Townie8 700c looks tempting except I don't care for the color (green), British Racing Green would have been perfect though...
Maybe Townie3 700C in black...
I don't know, but I will get one soon. I am in love...:p
06-22-07, 09:20 PM
The Amsterdam's stylish design kinda disguises that it is a crank forward that has a geometry very close to that of the Townie. I didn't believe it until a store person proved it to me in a side-by-side comparison.
As to hill climbing, I find crank forwards to be slow up hills, but very easy to pedal up them.
06-23-07, 07:59 PM
Do any of you have the Townie in 21 or 24 speed?
I bought a Townie 21 a few weeks ago.. It was exactly what I needed and I love it. I'm 354 lbs and have no problems with it. I do wish I'd have gotten the 700c tire option. The bike rides great and all of the componants work well. The riding position is comfortable but as some folks have mentioned it is not fast and steep hills can be tough as you have to remain seated - the low gearing helps. If it gets you started then just get it - you won't be dissappointed and if you you decide to move to a different style later the Townie still served a great purpose in getting you to that point!
BTW I am already thinking about moving up to another style hybrid but I never would have gotten started without the security you get with the Townie flat foot position.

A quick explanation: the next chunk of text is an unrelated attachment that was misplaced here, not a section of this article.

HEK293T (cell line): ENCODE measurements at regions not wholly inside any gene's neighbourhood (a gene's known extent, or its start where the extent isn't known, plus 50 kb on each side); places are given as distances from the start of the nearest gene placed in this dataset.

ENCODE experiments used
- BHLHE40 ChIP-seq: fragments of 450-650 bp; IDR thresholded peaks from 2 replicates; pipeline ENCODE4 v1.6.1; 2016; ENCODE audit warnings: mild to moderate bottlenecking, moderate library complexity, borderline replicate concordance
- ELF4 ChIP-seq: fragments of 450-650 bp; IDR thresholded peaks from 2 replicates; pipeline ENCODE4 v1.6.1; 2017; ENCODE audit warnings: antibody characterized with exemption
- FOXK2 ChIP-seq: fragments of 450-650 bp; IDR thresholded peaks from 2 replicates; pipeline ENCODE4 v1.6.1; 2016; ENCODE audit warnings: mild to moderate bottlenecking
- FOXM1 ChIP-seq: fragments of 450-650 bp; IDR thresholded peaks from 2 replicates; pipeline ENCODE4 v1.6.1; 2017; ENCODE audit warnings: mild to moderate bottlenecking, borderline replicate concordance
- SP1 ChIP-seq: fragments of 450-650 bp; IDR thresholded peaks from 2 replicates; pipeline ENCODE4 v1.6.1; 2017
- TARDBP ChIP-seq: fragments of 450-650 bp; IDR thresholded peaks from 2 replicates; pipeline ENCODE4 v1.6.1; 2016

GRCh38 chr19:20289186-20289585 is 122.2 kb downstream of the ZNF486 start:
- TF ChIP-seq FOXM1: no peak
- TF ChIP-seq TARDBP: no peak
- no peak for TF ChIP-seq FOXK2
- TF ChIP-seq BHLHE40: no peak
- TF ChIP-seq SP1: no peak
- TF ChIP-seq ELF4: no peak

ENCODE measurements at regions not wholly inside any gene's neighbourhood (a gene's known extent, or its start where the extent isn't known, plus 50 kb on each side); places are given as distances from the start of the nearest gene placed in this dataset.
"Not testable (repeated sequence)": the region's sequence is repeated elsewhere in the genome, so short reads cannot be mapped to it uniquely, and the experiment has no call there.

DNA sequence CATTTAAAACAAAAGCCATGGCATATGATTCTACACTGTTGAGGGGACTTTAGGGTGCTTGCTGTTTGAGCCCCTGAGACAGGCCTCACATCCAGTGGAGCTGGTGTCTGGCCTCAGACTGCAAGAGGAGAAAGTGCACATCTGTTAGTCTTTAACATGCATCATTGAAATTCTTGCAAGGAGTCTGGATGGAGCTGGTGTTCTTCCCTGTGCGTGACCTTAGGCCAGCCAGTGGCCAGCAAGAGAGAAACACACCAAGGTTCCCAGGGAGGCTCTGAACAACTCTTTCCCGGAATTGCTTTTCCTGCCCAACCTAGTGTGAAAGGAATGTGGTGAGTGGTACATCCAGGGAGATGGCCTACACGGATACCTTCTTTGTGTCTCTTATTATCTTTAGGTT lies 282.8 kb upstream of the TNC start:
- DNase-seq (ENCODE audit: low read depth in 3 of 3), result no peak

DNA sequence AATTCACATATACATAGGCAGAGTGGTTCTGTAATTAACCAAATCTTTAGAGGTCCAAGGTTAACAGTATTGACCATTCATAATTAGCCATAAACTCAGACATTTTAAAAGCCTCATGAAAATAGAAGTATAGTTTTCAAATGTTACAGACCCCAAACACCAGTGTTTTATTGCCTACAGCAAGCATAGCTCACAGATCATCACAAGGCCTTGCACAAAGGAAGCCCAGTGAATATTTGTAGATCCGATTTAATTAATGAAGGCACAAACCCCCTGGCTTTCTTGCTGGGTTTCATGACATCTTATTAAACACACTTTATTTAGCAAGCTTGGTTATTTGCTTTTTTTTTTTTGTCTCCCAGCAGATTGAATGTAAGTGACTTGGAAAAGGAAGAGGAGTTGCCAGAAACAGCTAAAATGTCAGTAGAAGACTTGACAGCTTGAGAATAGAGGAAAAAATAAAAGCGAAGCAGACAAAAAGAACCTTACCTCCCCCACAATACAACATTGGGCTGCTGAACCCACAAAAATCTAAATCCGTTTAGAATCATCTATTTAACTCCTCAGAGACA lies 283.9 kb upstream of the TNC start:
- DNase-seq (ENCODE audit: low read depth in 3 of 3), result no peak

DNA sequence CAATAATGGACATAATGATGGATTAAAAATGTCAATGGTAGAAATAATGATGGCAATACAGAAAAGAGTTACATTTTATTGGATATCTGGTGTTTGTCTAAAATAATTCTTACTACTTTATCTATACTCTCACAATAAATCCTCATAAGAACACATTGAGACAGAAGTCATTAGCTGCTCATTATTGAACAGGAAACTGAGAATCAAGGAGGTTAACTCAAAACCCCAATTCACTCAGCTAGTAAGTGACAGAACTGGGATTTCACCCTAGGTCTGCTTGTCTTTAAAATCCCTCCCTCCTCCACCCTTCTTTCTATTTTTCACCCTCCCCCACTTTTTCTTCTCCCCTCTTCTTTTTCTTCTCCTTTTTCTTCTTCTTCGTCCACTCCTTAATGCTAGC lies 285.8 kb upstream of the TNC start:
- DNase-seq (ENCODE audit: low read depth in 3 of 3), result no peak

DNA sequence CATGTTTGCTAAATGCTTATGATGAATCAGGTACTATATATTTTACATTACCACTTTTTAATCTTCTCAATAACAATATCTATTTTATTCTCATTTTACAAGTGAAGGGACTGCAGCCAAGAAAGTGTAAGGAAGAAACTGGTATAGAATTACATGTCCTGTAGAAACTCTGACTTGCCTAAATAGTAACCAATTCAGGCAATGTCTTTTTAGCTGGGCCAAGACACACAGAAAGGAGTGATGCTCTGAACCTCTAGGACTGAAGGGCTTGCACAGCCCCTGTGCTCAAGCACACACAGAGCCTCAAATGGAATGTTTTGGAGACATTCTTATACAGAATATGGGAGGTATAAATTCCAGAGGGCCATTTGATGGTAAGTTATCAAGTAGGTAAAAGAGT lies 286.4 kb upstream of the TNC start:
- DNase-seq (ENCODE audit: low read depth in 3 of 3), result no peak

06-25-07, 05:41 PM
I very rarely stand on any bike, but I can stand and pedal my Townie. Although the design does put me kind of close to the handlebars, it's not a problem.:)
06-25-07, 07:08 PM
I love my Townie 7D for many good reasons.
The first two reasons are my wife and daughter. I bought my Townie because I bought Townies for them, and I thought it would be fun to have a bike to ride at their leisurely pace. It has been great! They ride theirs every day, which is what I was hoping would happen. We ride together to go to Starbucks, the grocery store, the pool, or the gym. It's so much fun for us to ride together. They also ride theirs to school and work. It feels great, too, when they each tell me (as they frequently do) how much they LOVE their bikes. This is a big deal for me, because they both had bikes before that they wouldn't ride...I was gambling on the Townies, and I feel like I won.
Even if I didn't have a wife and kid to ride with, I think I'd still love riding the Townie. It is relaxed and easy going. A big, and pleasant, change of pace from my "serious" bikes. Sometimes I ride my Townie the 5 miles to the train station; that makes a lot more sense to me than riding my Merckx or Trek 400T.